Preliminary experience with surgical lasers used on intracranial vascular lesions has appeared in the literature. At present, the lasers seem to have limited application to the surgery of AVMs. This is particularly true of the CO2 laser, which has relatively poor vessel coagulation ability because of its extremely shallow depth of penetration. The CO2 laser tends to punch holes in the walls of larger vessels. The neodymium:YAG laser is more efficient in achieving hemostasis due to its greater depth or penetration. However, this latter laser type also is not effective in providing adequate hemostasis in dealing with the very thin-walled endothelial tubes of the engorged transcerebral circulation The neodymium:YAG laser appear, to provide adequate vascular occlusion when contractile elements are a significant component of the vessel walls being treated with the laser.

Gentle handling of the arteries proximal to the lesions is essential, particularly in the posterior fossa where proximal propagation of clot from the point of arterial occlusion can result In a disastrous outcome for an otherwise technically satisfactory surgical excision. After completion of the resection, the patient's blood pressure should be brought to normal levels and the operative field observed carefully to ensure that hemostasis is complete. Feeding arteries of 1 mm or larger must be securely clipped, if delayed postoperative hemorrhage is to be consistently avoided.  Bipolar coagulation alone for these larger vessels is not adequate.

Postoperatively, the patient is nursed with the head of the bed elevated 30 to 40 degrees to maintain optimal venous outflow. It is helpful to maintain the systolic blood pressure between 90 to 110 mmHg. using a trimethaphan camsylate drip, to minimize the effects of hydraulic shock and attendant hyperperfusion around the margins of the resection during the first 24 h postoperatively. Crystalloids are restricted in order to produce a mild dehydration, with the goal of a serum osmolarity between 295 and 305. Blood volume is maintained with colloid administration. Dexamethasone is continued postoperatively for 8 to 10 days and is then rapidly tapered. Postoperative angiography is essential to confirm that complete removal of the malformation has been achieved.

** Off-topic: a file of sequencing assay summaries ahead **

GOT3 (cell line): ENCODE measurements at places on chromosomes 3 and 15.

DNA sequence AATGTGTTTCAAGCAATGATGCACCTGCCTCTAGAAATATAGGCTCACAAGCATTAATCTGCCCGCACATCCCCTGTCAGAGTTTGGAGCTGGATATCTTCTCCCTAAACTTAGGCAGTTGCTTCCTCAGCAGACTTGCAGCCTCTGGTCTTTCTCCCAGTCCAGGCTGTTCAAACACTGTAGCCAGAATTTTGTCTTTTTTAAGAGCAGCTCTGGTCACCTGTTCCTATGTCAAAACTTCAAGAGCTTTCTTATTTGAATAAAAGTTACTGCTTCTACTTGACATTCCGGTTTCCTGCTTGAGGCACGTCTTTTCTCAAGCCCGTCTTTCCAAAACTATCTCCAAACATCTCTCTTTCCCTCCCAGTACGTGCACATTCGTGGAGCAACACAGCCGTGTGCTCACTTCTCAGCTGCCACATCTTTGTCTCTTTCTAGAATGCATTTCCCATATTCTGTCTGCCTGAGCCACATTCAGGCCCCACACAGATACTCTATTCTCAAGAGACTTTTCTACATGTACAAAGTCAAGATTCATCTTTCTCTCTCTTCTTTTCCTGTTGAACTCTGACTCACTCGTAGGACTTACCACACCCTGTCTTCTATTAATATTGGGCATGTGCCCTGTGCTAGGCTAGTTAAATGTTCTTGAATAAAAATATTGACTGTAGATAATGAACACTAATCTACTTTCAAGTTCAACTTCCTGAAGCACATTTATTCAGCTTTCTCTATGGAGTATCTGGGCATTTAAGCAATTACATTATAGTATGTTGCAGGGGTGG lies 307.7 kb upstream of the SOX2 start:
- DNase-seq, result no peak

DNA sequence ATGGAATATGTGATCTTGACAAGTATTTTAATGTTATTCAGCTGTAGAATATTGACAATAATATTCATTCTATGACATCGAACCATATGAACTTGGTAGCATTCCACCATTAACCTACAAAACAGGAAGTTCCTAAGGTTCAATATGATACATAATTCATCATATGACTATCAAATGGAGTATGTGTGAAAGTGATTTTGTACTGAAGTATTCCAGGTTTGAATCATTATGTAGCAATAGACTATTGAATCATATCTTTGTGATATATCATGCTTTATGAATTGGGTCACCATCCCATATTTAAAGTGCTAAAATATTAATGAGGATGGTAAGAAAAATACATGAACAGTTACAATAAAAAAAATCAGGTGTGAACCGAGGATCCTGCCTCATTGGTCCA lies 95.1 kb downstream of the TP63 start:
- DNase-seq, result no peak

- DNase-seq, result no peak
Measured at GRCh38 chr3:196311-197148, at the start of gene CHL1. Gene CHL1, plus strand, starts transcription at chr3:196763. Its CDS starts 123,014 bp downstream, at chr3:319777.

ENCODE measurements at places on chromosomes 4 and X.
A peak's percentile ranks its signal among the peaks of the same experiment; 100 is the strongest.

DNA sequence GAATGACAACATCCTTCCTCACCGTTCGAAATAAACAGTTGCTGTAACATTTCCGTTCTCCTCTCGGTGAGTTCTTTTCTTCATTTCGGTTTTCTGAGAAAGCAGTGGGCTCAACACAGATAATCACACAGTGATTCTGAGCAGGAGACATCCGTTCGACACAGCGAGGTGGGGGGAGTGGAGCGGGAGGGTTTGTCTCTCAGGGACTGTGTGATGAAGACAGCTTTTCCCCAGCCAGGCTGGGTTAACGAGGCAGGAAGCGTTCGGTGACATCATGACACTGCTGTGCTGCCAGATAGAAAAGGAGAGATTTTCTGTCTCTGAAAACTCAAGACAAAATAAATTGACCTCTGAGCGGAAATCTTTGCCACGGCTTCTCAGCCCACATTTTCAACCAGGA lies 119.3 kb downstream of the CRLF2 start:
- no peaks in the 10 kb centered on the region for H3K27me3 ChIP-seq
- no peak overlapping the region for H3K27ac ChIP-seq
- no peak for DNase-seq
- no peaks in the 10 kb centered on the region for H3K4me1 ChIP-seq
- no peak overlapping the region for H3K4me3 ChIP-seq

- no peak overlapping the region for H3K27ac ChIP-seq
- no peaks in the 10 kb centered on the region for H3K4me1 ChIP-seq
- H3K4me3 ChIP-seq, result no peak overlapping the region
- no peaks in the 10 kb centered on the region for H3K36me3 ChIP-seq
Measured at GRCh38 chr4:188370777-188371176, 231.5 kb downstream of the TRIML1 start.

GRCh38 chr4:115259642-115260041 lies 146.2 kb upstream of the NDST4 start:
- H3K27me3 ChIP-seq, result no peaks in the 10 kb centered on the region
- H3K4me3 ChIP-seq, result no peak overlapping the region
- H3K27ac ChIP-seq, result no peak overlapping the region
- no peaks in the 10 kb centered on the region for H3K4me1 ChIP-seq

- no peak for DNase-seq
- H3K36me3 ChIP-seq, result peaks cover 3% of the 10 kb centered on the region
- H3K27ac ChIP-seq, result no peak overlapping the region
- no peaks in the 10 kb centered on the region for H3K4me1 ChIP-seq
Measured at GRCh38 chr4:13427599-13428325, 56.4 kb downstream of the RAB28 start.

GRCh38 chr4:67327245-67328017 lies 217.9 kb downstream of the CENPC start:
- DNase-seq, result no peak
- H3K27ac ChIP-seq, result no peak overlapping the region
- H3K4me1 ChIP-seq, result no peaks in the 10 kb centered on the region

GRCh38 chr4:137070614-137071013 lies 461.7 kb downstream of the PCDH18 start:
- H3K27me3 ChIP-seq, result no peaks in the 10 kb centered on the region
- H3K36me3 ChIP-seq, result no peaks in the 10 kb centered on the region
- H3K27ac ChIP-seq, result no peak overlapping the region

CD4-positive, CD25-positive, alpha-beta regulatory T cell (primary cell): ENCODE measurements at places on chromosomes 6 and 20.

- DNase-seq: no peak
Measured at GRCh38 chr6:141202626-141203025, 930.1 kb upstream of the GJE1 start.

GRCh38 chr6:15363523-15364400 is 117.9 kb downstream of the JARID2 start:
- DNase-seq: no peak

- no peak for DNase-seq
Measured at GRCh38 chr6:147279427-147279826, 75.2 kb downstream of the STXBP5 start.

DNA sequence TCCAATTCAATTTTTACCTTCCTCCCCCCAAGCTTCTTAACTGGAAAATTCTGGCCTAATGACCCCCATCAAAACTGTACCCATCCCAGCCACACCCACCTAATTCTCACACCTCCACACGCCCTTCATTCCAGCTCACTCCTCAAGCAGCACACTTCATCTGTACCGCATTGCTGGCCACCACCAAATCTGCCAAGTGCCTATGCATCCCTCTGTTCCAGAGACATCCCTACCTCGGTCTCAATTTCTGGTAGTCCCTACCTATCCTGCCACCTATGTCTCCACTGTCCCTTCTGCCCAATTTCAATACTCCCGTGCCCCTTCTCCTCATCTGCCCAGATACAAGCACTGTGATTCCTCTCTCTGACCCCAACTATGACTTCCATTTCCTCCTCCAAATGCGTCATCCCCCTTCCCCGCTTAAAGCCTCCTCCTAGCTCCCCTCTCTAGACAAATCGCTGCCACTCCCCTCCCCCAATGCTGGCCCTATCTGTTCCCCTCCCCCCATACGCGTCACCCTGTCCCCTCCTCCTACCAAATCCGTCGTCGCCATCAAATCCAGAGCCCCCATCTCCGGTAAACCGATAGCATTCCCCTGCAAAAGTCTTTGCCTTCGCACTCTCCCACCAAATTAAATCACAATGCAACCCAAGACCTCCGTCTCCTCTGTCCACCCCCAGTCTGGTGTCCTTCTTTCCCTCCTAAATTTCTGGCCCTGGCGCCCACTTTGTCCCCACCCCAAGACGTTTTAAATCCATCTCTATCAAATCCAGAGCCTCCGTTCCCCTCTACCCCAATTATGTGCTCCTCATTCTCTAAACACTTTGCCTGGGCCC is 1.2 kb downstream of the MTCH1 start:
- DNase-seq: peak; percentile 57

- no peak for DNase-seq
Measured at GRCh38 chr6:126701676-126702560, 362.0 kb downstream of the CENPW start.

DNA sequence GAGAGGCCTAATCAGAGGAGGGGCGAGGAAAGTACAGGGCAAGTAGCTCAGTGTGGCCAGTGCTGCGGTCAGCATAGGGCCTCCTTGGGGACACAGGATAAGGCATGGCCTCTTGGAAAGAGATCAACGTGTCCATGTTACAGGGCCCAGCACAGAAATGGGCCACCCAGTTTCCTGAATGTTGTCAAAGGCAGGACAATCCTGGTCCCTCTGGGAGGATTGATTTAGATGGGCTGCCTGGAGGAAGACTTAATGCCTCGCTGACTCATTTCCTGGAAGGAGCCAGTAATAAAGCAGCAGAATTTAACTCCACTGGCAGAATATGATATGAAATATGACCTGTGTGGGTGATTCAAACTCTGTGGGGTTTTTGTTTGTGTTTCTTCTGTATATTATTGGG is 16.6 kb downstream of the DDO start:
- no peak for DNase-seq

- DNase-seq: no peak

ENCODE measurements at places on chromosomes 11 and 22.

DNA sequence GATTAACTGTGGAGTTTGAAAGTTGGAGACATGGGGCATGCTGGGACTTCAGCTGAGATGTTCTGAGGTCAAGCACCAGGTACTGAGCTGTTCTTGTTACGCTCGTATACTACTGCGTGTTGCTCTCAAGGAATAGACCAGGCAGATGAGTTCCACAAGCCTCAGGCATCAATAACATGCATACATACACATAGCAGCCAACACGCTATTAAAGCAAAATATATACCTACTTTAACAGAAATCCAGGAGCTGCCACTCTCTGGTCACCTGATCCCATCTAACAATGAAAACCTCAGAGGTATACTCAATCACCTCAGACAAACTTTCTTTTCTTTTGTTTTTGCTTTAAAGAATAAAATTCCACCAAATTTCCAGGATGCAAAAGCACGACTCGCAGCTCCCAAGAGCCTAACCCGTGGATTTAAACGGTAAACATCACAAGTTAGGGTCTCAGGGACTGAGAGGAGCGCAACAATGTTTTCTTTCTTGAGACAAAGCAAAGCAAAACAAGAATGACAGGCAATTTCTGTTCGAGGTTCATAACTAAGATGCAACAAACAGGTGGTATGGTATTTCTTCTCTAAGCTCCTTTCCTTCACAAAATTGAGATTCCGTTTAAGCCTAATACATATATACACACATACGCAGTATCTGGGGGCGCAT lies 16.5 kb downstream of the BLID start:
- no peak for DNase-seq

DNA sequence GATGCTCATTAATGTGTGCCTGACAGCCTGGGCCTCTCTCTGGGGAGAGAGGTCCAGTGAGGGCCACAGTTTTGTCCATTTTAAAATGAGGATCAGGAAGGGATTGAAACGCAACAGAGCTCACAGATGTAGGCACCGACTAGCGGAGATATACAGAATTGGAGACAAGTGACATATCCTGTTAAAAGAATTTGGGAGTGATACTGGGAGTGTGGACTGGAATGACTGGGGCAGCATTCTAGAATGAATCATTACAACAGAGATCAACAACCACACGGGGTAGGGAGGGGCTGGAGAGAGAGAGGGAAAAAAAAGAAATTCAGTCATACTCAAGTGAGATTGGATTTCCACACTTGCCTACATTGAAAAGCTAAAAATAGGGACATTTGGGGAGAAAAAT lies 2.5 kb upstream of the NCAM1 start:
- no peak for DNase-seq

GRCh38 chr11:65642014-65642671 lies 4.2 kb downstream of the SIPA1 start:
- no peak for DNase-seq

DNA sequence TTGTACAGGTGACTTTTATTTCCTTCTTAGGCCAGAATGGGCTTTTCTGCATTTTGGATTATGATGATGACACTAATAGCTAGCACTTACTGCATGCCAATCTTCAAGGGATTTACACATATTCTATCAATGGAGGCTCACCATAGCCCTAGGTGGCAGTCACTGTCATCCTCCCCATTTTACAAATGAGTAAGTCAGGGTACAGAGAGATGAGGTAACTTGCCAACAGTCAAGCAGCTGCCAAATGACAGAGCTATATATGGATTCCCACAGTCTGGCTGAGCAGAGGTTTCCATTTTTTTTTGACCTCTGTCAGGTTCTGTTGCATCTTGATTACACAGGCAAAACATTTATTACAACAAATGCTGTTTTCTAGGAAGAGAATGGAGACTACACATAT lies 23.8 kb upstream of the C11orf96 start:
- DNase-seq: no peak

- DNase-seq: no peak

The type of patient screening before surgical referral as well as the aggressiveness of the consulting neurological and neurosurgical units are obvious factors in reported results. In larger series in which over 60 percent of all patient, referred underwent surgical extirpation of the lesions, a mortality rate ranging from 7 to 14 percent is found.  The widespread use of the surgical microscope and the staged preoperative embolization of the lesions are major factor, in the improving mortality and morbidity statistics. Surgical mortality rates now appear to compare favorably with the long-term mortality rates of these lesions managed conservatively in the younger patient. More information regarding the quality of postoperative survival, as compared to the quality of life with conservative management. is needed, In the few instances where this information is beginning to appear, preliminary indications are that the long-term quality of life is more favorable when surgical extirpation of the lesion has been carried out.